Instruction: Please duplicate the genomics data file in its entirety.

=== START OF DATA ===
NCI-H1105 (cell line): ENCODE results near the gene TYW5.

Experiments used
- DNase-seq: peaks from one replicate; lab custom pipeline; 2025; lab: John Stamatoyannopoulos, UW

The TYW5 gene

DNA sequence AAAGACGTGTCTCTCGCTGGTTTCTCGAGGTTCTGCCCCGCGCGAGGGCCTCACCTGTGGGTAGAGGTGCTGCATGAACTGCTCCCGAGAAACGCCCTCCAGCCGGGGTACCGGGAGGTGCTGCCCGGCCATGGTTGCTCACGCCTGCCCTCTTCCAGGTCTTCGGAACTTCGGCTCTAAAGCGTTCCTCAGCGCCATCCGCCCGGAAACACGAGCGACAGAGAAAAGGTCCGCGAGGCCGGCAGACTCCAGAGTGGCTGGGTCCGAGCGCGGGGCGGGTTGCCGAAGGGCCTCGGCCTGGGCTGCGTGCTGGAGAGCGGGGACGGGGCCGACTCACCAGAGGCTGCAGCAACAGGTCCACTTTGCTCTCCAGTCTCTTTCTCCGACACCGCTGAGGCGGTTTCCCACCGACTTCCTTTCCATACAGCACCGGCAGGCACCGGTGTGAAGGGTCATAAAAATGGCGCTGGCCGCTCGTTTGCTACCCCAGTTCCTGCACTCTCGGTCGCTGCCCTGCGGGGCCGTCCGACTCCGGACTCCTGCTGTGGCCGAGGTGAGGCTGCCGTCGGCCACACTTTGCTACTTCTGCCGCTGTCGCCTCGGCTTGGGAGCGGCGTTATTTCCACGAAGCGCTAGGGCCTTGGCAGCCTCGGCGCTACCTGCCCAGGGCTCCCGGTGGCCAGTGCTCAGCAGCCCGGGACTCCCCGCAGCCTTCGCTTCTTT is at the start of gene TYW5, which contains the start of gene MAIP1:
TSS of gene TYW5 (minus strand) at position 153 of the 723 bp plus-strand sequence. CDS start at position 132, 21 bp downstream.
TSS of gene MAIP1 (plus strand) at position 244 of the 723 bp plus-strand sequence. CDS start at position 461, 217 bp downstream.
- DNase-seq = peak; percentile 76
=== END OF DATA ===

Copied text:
NCI-H1105 (cell line): ENCODE results near the gene TYW5.

Experiments used
- DNase-seq: peaks from one replicate; lab custom pipeline; 2025; lab: John Stamatoyannopoulos, UW

The TYW5 gene

DNA sequence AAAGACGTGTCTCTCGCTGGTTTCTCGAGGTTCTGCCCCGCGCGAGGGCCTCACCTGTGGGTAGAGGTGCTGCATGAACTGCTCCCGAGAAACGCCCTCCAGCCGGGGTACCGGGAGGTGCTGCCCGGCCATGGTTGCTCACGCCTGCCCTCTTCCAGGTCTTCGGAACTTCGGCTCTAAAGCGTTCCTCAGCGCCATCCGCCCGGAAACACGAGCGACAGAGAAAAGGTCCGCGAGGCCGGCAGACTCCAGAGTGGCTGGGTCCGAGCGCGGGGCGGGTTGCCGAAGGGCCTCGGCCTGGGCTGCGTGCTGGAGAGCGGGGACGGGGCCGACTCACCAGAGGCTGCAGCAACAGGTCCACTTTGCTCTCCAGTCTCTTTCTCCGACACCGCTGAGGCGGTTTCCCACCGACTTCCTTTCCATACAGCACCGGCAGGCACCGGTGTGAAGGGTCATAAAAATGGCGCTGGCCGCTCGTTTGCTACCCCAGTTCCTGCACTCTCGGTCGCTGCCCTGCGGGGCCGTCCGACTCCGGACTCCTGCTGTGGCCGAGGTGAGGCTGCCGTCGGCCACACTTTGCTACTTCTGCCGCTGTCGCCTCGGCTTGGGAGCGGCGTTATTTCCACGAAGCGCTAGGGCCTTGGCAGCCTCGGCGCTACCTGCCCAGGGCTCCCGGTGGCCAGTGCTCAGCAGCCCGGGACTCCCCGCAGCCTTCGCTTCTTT is at the start of gene TYW5, which contains the start of gene MAIP1:
TSS of gene TYW5 (minus strand) at position 153 of the 723 bp plus-strand sequence. CDS start at position 132, 21 bp downstream.
TSS of gene MAIP1 (plus strand) at position 244 of the 723 bp plus-strand sequence. CDS start at position 461, 217 bp downstream.
- DNase-seq = peak; percentile 76